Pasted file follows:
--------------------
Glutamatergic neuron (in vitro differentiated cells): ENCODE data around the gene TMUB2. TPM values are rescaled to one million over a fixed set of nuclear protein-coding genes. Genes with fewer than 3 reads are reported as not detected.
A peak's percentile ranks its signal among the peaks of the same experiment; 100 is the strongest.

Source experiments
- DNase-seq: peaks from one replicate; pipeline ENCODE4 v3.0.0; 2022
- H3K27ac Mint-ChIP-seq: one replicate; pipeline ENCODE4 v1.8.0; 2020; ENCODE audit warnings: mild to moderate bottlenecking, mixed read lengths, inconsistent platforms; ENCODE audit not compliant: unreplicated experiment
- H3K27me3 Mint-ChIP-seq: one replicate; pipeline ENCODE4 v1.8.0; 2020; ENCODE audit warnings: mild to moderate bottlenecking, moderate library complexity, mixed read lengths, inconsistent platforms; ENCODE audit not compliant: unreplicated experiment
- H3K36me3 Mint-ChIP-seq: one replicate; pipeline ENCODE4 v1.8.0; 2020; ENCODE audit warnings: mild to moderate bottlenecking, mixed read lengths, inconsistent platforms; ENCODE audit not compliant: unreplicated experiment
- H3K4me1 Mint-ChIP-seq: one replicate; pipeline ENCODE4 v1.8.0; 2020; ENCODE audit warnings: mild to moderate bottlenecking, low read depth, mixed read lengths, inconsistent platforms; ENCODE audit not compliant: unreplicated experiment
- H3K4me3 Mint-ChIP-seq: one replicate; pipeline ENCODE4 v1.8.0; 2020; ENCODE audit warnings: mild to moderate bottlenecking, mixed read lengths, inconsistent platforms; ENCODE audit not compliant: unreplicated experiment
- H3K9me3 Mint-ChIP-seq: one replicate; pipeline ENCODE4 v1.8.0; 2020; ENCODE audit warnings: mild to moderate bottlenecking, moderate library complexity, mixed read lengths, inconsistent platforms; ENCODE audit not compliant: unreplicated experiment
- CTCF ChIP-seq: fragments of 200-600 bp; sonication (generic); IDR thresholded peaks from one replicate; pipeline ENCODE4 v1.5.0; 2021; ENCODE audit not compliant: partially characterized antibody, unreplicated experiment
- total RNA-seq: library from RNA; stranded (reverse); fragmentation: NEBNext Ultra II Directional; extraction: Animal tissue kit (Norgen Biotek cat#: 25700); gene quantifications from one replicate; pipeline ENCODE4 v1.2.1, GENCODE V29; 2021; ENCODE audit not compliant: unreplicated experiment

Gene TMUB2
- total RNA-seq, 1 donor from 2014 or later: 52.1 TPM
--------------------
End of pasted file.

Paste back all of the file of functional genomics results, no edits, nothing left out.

Glutamatergic neuron (in vitro differentiated cells): ENCODE data around the gene TMUB2. TPM values are rescaled to one million over a fixed set of nuclear protein-coding genes. Genes with fewer than 3 reads are reported as not detected.
A peak's percentile ranks its signal among the peaks of the same experiment; 100 is the strongest.

Source experiments
- DNase-seq: peaks from one replicate; pipeline ENCODE4 v3.0.0; 2022
- H3K27ac Mint-ChIP-seq: one replicate; pipeline ENCODE4 v1.8.0; 2020; ENCODE audit warnings: mild to moderate bottlenecking, mixed read lengths, inconsistent platforms; ENCODE audit not compliant: unreplicated experiment
- H3K27me3 Mint-ChIP-seq: one replicate; pipeline ENCODE4 v1.8.0; 2020; ENCODE audit warnings: mild to moderate bottlenecking, moderate library complexity, mixed read lengths, inconsistent platforms; ENCODE audit not compliant: unreplicated experiment
- H3K36me3 Mint-ChIP-seq: one replicate; pipeline ENCODE4 v1.8.0; 2020; ENCODE audit warnings: mild to moderate bottlenecking, mixed read lengths, inconsistent platforms; ENCODE audit not compliant: unreplicated experiment
- H3K4me1 Mint-ChIP-seq: one replicate; pipeline ENCODE4 v1.8.0; 2020; ENCODE audit warnings: mild to moderate bottlenecking, low read depth, mixed read lengths, inconsistent platforms; ENCODE audit not compliant: unreplicated experiment
- H3K4me3 Mint-ChIP-seq: one replicate; pipeline ENCODE4 v1.8.0; 2020; ENCODE audit warnings: mild to moderate bottlenecking, mixed read lengths, inconsistent platforms; ENCODE audit not compliant: unreplicated experiment
- H3K9me3 Mint-ChIP-seq: one replicate; pipeline ENCODE4 v1.8.0; 2020; ENCODE audit warnings: mild to moderate bottlenecking, moderate library complexity, mixed read lengths, inconsistent platforms; ENCODE audit not compliant: unreplicated experiment
- CTCF ChIP-seq: fragments of 200-600 bp; sonication (generic); IDR thresholded peaks from one replicate; pipeline ENCODE4 v1.5.0; 2021; ENCODE audit not compliant: partially characterized antibody, unreplicated experiment
- total RNA-seq: library from RNA; stranded (reverse); fragmentation: NEBNext Ultra II Directional; extraction: Animal tissue kit (Norgen Biotek cat#: 25700); gene quantifications from one replicate; pipeline ENCODE4 v1.2.1, GENCODE V29; 2021; ENCODE audit not compliant: unreplicated experiment

Gene TMUB2
- total RNA-seq, 1 donor from 2014 or later: 52.1 TPM